Do 80mg Kenalog injections I take for arthritis put me at risk of catching Covid-19? I’m 77.

    W. Walls, North Shields.

    Your risk of catching the virus primarily depends upon exposure, but, unfortunately, your underlying health problem — and the medication you’re on to treat it — mean that you will be at greater risk of a more severe illness should you catch Covid-19.

    This is because treatment with corticosteroids, such as Kenalog, will suppress the inappropriate immune response that causes your arthritis and reduce the amount of inflammation and pain that would occur otherwise. 

    However, at the same time, this suppresses your natural immune responses.

    As a result, the treatment is associated with a greater risk of infections — bacterial, viral and fungal.

    The effects are dose-dependent and 80mg is a moderately high (but necessary) dose. For this reason, you must be meticulous in your own self-protection, taking the greatest care to avoid contact with any potential carrier of the virus.

    It would be wise to take the Government’s advice to stay at home. However, it is essential that your treatment continues to keep your arthritis in check.

    So, while I urge you to stay alert to the threat of Covid-19, don’t cancel your regular appointments for your injections. They reduce your symptoms — which I hope improves the quality of life and is something not to lose sight of.

    Write to Dr Scurr

    Write to Dr Scurr at Good Health, Daily Mail, 2 Derry Street, London W8 5TT or email [email protected] — include your contact details. 

    Dr Scurr cannot enter into personal correspondence. Replies should be taken in a general context and always consult your own GP with any health worries.

    In my view… Computers are no match for the human touch

    In July, I acquired a new car, enthusiastically telling my family that — given the five-year warranty — it would be the last such vehicle I would ever buy as, by the time this car expires, we will all be driving electric cars.

    But the new car has already failed to start on three occasions. Each time, neither the computer of the rescue service nor the technologies of the agent to whom the vehicle was returned have revealed any fault: the car just spontaneously recovered.

    Ultimately, a diagnosis was made: the nut connecting a power lead to the starter motor had not been tightened sufficiently at the time of manufacture and yet the diagnostic computer was unable to recognise this fault.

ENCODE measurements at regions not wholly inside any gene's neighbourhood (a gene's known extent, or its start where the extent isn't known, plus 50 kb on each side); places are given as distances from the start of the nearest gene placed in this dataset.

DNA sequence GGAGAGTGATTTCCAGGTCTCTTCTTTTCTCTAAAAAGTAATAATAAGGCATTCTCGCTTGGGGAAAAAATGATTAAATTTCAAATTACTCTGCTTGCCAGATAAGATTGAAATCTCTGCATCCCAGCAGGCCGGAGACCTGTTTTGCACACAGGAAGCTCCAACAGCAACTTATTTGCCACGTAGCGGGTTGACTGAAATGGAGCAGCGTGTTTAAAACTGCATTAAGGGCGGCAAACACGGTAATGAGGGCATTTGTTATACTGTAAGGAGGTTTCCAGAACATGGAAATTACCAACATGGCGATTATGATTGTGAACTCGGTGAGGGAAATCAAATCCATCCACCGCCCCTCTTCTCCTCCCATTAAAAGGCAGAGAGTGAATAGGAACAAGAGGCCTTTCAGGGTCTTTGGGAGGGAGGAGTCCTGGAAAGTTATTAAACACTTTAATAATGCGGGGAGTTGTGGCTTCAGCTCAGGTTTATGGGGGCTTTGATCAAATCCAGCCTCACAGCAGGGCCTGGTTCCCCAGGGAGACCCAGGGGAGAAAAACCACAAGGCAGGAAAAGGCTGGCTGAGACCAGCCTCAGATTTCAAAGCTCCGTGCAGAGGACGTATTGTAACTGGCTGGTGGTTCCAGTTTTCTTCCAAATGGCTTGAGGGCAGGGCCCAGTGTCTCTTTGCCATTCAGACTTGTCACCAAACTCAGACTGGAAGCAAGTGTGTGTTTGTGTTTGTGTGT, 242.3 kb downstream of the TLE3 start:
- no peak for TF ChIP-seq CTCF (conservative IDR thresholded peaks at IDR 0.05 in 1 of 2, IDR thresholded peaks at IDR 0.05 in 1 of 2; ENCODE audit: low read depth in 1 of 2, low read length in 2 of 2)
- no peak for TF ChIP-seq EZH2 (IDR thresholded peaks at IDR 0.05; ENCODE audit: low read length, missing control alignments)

It appears that programming did not allow for improper construction and so when the engine failed to start, all systems went into chaos.

    In July, I acquired a new car, enthusiastically telling my family that — given the five-year warranty — it would be the last such vehicle I would ever buy as, by the time this car expires, we will all be driving electric cars

    In July, I acquired a new car, enthusiastically telling my family that — given the five-year warranty — it would be the last such vehicle I would ever buy as, by the time this car expires, we will all be driving electric cars

    Medicine is heading in the same direction. We heard in September that the NHS is now a testbed for artificial intelligence: this will be applied to diagnosis, investigation, decision making and treatment monitoring, and is the kind of apparent advance that gets our politicians excited as they can see the cost containment benefits.

    But these systems are only as good as what humans feed into them. How can you contruct them to look for the unexpected?

    I say this as someone who witnessed the intricate needs of patients over many decades. These needs don’t align with algorithms.

    Find me a computer that can replicate the ability to be flexible and to respond to patients as individuals rather than as marks on a graph, and I’ll rest easier about the move to algorithms, online consulting and computer-aided diagnosis. But, until then, I will remain sceptical that this shift represents progress for the NHS.